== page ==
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Old March 7th, 2003, 02:07 PM   #1
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Best nonbody mount stabilizing system

Hey guys--I'm about to start production on a documentary and am looking to purchase a camera stabilization system for the DVX100. I'm wondering which stabilizers you all have had experience with and which ones you recommend. I'm looking here ONLY at non body-mount stabilizers, both because of budget concerns and for general ease of use (though I understand these are fatiguing--I'm lifting weights to prepare). I'm looking at the offerings from Glidecam, Hollywood lite, steady tracker, Steadicam JR, et al. Basically, which is the best? Thanks in advance for the advice.

Peter
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Old March 7th, 2003, 03:23 PM   #2
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I think the current thought is to use a Glidecam V-8 or Steadicam equivalent. This on going thread may be of interest to you.
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Old March 7th, 2003, 03:51 PM   #3
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Hey Jeff--Thanks for the tip. Unfortunately the V-8 is a little out of my price range, so any feedback on one of the lower-end systems would be great. Thanks again!

Peter
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Old March 7th, 2003, 04:46 PM   #4
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I have the glidecam 2000pro and its worked pretty well but im gonna upgrade to the V-8. The V-8 was out of my price range too so i bought the 2000pro a few months ago and now i wish i hadnt. Thats not to say the 2000pro isnt a good product... it is. It will GREATLY improve your shots compared to handheld. With some practice you can get shots comparable to the V-8 but its much harder.

I wouldnt go with the steady tracker.... its jsut a stick! No gimble. The 2000pro has a gimble allowing you to isolate the movement as much as possible. The steady tracker is easier to use right out of the box though... the 2000 pro will take you a little practice. When i got mine i just walked around NYC the whole day holding it. After that my arm was ready to fall off but i felt pretty comfortable using it. Believe me I understand that price is a big concern.... im broke too, but the bottom line is that if you want professional results you need to use professional equipment.

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Old March 7th, 2003, 04:57 PM   #5
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Thanks for the info Emery. Do you know anything about the Steadicam JR? I'm a little wary of it only because it says it can only support 4 pounds, which leads me to believe it's made of plastic or something--not exactly confidence inspiring. How much was your V-8 system? The other prob I have is that shooting this doc, I'm going to be interviewing people, and at times I'd like to be as transparent as possible, so I feel like wearing this huge steadicam I might be a little distracting. Anyway, just some thoughts. Also, do any stores carry the Glidecam--so I could actually try it out somewhere before I bought it? That would probably be ideal. i'm in LA and it sounds like you are in NYC, just curious if its carried in any stores at all. Thanks again!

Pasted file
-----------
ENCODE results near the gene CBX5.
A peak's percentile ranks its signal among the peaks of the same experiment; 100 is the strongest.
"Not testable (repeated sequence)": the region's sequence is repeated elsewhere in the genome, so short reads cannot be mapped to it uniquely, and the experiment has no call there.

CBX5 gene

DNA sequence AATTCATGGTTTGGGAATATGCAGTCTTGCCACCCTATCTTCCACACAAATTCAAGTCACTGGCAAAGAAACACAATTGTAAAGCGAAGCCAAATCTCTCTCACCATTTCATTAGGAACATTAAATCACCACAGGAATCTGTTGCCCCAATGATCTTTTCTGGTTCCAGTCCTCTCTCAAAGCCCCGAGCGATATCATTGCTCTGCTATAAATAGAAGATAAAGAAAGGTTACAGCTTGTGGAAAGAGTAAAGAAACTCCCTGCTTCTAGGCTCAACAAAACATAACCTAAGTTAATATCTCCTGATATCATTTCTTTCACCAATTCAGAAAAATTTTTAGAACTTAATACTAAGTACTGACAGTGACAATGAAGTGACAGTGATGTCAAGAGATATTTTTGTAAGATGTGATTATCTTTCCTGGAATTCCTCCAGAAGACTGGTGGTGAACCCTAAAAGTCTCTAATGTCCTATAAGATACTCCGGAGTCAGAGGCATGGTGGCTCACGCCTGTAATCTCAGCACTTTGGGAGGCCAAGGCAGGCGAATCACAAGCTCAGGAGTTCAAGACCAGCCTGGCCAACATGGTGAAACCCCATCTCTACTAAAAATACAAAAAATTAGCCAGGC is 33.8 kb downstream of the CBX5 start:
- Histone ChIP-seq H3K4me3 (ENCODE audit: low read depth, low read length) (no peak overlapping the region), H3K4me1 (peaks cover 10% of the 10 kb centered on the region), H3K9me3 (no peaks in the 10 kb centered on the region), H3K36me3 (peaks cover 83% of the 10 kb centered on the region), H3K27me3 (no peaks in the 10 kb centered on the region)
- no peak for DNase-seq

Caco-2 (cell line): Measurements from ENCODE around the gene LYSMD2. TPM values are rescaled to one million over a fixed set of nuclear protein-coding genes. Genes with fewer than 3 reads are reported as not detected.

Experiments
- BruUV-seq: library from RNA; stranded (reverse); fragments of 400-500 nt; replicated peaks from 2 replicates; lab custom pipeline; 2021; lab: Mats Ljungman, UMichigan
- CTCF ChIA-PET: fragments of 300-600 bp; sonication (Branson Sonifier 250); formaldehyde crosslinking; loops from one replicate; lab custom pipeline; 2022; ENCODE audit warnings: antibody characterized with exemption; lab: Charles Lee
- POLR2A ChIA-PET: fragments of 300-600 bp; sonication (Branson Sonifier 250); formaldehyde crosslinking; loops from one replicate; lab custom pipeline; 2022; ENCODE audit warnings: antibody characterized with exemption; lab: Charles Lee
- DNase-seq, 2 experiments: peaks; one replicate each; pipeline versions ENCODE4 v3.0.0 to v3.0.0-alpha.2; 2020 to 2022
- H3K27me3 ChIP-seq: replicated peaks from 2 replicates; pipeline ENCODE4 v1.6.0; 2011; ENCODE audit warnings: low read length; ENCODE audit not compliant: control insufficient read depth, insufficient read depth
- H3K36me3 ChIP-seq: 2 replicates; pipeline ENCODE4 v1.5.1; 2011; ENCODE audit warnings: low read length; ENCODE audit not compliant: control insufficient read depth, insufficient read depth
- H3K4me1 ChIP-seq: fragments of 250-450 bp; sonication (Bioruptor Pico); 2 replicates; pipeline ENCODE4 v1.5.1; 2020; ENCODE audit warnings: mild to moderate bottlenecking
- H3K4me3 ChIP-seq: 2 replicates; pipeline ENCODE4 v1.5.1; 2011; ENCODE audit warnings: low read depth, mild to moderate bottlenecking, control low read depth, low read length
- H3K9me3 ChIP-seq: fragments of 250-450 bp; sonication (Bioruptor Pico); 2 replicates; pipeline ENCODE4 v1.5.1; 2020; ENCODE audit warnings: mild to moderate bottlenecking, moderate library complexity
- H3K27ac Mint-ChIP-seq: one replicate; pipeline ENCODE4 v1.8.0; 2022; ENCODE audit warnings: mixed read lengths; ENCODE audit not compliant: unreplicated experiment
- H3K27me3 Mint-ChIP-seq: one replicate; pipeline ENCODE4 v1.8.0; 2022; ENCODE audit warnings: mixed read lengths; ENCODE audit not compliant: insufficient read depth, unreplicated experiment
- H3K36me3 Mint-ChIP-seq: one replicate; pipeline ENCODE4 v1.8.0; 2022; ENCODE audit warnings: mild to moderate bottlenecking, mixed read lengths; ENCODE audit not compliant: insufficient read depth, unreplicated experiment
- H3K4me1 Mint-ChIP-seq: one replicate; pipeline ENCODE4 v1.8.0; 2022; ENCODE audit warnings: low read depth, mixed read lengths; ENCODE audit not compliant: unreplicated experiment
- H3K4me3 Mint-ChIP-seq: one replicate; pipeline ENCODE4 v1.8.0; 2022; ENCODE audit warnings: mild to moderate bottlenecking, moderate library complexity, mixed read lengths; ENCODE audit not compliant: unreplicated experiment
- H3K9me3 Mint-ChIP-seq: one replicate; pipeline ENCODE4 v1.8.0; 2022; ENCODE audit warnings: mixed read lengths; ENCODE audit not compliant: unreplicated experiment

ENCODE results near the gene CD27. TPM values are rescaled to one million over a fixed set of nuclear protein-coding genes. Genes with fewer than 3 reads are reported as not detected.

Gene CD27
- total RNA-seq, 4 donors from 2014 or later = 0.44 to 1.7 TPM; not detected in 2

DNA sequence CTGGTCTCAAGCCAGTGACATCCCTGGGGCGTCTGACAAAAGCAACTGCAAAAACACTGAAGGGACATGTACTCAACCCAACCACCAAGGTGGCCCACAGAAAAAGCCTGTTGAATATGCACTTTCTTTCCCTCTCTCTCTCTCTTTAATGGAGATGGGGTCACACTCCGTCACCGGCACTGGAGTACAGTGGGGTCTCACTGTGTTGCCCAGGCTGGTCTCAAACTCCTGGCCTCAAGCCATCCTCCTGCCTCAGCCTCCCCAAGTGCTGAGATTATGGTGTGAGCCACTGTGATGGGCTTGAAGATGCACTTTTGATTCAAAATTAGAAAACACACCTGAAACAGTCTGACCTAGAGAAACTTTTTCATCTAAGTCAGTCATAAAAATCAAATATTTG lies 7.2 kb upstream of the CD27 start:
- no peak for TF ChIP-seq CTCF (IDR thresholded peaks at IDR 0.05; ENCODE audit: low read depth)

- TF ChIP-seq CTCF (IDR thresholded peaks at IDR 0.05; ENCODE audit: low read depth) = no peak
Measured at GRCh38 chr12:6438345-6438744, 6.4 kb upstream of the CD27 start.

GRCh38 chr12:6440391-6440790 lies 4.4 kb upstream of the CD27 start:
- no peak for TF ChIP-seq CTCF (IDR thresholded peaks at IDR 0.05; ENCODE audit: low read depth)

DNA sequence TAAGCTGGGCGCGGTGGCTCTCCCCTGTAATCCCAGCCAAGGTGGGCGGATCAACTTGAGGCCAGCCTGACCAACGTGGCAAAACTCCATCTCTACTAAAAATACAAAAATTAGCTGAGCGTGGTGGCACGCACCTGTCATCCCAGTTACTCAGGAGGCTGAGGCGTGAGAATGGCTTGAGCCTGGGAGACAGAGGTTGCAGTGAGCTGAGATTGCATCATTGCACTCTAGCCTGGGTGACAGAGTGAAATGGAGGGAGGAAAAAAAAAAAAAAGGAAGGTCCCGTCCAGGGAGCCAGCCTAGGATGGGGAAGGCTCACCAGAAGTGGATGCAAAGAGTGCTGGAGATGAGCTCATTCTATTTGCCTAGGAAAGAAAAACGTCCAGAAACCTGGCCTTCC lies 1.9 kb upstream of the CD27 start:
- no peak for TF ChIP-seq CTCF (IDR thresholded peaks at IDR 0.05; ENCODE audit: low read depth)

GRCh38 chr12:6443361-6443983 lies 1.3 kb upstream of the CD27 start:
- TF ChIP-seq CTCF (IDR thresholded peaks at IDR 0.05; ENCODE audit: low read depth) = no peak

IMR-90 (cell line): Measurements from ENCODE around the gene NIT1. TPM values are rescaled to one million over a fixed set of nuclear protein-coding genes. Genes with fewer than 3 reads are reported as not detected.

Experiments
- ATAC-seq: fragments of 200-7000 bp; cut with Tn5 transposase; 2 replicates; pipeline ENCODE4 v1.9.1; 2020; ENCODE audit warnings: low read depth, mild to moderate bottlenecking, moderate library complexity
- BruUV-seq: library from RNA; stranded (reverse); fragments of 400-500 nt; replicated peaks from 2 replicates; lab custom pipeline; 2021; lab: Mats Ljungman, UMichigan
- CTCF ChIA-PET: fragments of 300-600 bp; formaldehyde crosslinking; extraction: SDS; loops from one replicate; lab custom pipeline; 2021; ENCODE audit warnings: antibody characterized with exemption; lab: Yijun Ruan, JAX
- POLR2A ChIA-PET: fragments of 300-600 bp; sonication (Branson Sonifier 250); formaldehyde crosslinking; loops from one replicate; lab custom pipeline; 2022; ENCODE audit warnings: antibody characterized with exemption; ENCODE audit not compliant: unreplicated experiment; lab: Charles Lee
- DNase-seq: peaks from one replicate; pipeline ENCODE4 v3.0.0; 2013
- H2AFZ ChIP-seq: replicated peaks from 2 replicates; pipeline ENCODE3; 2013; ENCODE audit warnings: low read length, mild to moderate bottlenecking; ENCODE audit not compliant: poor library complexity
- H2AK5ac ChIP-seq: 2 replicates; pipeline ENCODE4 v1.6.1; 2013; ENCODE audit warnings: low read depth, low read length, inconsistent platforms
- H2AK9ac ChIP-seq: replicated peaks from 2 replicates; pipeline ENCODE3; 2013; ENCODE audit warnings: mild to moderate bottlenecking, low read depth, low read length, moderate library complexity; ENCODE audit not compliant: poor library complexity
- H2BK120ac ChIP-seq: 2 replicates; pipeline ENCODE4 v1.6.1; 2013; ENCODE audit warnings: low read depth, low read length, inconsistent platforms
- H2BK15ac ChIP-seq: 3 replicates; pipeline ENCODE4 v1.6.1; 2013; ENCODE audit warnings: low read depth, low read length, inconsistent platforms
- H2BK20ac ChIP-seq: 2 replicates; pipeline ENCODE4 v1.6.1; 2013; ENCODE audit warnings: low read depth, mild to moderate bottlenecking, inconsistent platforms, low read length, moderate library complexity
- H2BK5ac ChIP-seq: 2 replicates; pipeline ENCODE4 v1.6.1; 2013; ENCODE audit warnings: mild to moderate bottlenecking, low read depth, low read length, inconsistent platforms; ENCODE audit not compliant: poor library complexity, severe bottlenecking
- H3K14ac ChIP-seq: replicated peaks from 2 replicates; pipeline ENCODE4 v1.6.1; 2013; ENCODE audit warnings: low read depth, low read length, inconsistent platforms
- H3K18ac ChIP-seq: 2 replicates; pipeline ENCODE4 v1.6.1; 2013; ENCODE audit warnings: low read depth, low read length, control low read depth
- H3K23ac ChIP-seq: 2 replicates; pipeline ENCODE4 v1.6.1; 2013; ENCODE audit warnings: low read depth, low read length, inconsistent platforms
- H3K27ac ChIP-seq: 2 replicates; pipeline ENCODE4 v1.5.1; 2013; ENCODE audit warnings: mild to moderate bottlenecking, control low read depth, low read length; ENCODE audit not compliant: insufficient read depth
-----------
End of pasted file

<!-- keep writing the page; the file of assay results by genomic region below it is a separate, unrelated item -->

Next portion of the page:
Peter
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Old March 7th, 2003, 08:17 PM   #6
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Peter, you are so wise to try it out first. Contact these people in the Valley. http://www.hollywoodstudiorentals.com/ You can get their phone number from 411. I rented that turkey (2000/4000) and cannot say anything good about it. They may also have the Steadicam JR. But in all honesty I don't think these devices make a lot of sense for doing interviews. Camera stabilizers are best for movement, rather than standing still doing interviews. A good wide angle lens and optical stabilization will go a long way for this purpose.
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Old March 7th, 2003, 11:33 PM   #7
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I havent used the stadicam jr Peter so i couldnt tell u anything about it. As for stores... I guess wayne pointed you in the right direction. In NYC, B&H has it on display...thats the only place ive seen it. The V-8 retails for about $2600 depending on what accessories you get. Its a big price jump form the $300 2000pro...I know! But you get what u pay for... most of the time anyway.

As Wayne mentioned, this type of stablization only serves its purpose when you need to track (follow) your subject. I guess if the interview is taking place while your running down the street than your on the right track. But if its for mostly static shots... stick her on a tripod.

Wayne didnt seem to like these systems but he may also be used to a higher production value. If your used to having shakey ass handheld shots than the 2000/4000 pro will definitely be a step up. If your anything like me than your working on ULTRA low budget stuff. As my experience and production value grow... so do my tools used to achieve them. Ive reached the point where I'll except nothing but %100 professional results. Systems like the 2000/4000pro simply dont provide that. If your ok with your stuff looking a little "amatureish" than Id say its a great starter stabilizer. If you bought the DVX for the same reasons I did, its becuase you dont want anyone to know that they are watching something produced by a "one man band" that was edited at two 'oclock in the morning in your underware.

What kinds of shots (specifically) are you hoping to achieve??

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Old March 9th, 2003, 02:54 PM   #8
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Thank you guys for the great advice! I guess I was a little unclear in my last post about the interview stuff. Any "talking heads" would definitely be filmed on a tripod--and thankfully I have a decent fluidhead that was given to me as a "present" from an internship at a TV station in Indiana. The stuff I would want a good stabilizer for would basically be footage where I was following various subjects around, getting some "b roll" footage of them in their daily tasks, and also for interviews on location in which I would want them to be able to walk around and interact with their environment. My fear is that with the design of the DVX 100, I'm going to end up with a very shaky image because of the design of the camera (ie, you can't put it over your shoulder). If I was shooting this with an XL-1 then I'd probably just use a shoulder brace and shoot it this way, but I feel with the DVX some sort of stabilization will be necessary--especially becaus it's my hope to submit this doc for the Academy Awards doc short subject category in which case it would be projected on a very large screen at the Academy (big dreams, I know). Anyway, that's why I'm investigating some sort of stabilization. I'll also have the use of a jib arm for other b-roll, but of course my use of this in situations in which I'm following a subject will be very limited because it's obviosuly not mobile. I will definitely contact the HOllywood Rentals and take a look at their various systems. Thanks again for the info guys! Also, as a total aside, have any of you heard about the next gen of the XL-1? My brother keeps telling me it's going to be hi-def with 24P, but it's going to be about twice as expensive. Have you guys heard anythign about this? Thanks again!